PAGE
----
Tuesday, March 06, 2007

“Some thoughts on Lying, Cheating, and Stealing”

The current issue of The North Carolina State Bar Journal features a timely article entitled “Some Thoughts on Lying, Cheating, and Stealing,” co-authored by John Winn, Associate Professor of Business Law at Shenandoah University’s Harry F. Byrd School of Business, and G.S. Crihfield, partner in the Greensboro firm of Douglas, Ravenel, Hardy, Crihfield & Hoyle, LLP, and State Bar Councilor on the Grievance Committee. The essay in the Bar’s highly respected quarterly publication not so subtly addresses the well publicized charges of “dishonesty, fraud, deceit, or misrepresentation” brought against Defendant Nifong by offering a discourse on the damage done to the profession by dishonest attorneys.
“The Anglo American tradition created three professions: the clergy, the law, and the military. In the 19th century, the medical profession joined the three traditional professions to constitute the professional world we know today. Persons engaged in the learned professions were expected to conduct themselves in an honest and honorable manner and exercise sound and impartial judgment even in very critical situations. As with most theories concerning standards of conduct, there are circumstances where members of professions stray from their strict obligations of candor and honesty to their constituents.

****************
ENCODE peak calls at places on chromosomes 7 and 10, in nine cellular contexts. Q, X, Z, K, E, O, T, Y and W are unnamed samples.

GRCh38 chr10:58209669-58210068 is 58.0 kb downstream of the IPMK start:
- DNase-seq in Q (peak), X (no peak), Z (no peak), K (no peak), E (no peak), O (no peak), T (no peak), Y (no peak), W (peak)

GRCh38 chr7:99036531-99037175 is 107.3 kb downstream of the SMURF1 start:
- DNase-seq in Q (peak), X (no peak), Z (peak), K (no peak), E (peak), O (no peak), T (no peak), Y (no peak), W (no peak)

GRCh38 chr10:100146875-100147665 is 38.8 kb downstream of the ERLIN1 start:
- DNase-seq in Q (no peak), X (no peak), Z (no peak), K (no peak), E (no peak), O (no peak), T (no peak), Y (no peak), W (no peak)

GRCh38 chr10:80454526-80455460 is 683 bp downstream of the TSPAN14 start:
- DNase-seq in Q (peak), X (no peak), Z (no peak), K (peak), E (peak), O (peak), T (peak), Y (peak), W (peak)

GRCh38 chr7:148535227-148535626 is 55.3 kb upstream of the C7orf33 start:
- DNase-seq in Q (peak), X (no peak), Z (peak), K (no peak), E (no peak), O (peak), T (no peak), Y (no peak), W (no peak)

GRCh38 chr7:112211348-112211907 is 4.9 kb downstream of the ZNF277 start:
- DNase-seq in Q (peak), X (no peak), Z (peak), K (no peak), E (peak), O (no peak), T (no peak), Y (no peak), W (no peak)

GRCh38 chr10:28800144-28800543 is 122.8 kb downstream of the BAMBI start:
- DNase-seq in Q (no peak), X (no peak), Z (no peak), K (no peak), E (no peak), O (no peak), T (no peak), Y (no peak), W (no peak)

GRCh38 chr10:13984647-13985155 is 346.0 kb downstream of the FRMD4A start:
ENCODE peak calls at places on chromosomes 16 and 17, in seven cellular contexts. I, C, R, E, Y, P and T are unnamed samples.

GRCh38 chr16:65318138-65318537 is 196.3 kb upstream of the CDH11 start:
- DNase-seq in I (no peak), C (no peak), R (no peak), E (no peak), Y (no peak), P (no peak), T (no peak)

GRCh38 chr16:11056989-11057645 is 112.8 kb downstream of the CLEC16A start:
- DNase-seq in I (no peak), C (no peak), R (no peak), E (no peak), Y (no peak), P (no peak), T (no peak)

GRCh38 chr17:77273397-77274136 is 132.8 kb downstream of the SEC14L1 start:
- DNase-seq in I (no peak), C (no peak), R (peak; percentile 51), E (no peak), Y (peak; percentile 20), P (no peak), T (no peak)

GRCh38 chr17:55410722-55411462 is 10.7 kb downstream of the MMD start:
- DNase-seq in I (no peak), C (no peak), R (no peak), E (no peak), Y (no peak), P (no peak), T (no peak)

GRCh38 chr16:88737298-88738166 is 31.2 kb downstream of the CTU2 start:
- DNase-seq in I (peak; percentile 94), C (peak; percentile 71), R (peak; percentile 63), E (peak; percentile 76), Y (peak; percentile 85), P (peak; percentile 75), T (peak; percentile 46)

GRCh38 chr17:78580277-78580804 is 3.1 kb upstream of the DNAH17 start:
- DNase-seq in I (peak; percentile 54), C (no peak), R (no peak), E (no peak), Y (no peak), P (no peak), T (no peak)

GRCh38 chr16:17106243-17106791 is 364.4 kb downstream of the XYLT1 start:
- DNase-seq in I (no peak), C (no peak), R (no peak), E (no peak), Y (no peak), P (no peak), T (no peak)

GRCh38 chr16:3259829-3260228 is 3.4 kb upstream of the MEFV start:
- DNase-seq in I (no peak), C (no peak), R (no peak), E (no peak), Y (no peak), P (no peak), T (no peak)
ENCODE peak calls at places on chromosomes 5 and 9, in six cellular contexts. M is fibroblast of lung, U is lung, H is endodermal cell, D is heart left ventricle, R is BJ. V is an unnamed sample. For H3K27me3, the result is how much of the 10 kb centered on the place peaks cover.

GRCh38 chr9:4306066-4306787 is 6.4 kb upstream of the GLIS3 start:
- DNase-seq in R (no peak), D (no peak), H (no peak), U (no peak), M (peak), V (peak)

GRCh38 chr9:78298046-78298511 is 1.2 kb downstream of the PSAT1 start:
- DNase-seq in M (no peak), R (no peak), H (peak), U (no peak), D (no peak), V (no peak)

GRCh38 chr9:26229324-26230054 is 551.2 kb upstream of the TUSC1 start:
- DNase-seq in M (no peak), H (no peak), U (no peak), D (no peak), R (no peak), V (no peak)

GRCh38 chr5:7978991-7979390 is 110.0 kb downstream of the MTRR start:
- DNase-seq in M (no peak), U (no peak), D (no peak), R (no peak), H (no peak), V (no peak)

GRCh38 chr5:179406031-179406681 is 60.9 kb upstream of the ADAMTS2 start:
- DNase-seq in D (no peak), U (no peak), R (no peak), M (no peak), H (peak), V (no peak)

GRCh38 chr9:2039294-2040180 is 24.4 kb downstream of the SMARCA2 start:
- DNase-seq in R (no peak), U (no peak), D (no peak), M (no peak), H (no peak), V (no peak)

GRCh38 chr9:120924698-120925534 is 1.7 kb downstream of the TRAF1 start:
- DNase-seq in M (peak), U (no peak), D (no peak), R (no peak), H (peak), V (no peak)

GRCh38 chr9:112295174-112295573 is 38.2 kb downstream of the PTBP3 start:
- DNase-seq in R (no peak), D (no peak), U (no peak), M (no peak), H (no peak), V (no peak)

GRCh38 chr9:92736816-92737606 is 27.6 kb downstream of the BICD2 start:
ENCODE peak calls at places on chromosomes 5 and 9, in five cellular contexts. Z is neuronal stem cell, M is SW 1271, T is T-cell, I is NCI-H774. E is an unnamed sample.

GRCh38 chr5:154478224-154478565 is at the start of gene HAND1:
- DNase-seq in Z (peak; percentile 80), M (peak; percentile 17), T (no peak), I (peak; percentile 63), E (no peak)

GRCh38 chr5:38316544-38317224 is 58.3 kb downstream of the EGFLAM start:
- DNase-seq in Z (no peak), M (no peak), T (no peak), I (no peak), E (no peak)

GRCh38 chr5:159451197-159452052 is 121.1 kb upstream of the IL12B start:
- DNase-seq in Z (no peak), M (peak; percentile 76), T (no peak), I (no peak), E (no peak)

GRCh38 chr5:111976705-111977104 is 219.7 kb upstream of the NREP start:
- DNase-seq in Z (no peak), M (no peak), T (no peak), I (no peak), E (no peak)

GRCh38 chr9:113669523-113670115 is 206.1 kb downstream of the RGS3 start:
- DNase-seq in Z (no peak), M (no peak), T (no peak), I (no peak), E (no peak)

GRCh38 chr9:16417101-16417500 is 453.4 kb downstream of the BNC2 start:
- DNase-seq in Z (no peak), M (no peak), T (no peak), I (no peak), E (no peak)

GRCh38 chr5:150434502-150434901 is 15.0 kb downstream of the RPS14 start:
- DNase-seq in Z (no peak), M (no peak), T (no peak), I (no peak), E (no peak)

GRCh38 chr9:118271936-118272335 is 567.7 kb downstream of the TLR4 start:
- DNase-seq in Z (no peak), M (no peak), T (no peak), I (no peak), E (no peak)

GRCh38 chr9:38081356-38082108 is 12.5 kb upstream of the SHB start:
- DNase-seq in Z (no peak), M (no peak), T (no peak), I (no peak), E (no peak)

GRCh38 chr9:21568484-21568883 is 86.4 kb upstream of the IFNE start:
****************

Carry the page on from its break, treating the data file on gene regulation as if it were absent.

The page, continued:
“The North Carolina Rules of Professional Conduct in Rule 8.4(c) state it is “professional misconduct for a lawyer to engage in conduct involving dishonesty, fraud, deceit, or misrepresentation.” Lawyers hold a place of privilege, special trust, and confidence in society. Violations of the Model Rules of Professional Conduct that involve culpable deception, dishonesty, or theft which occur within the course and scope of professional duties cause disproportionate injury to public confidence and overall respect for the legal profession.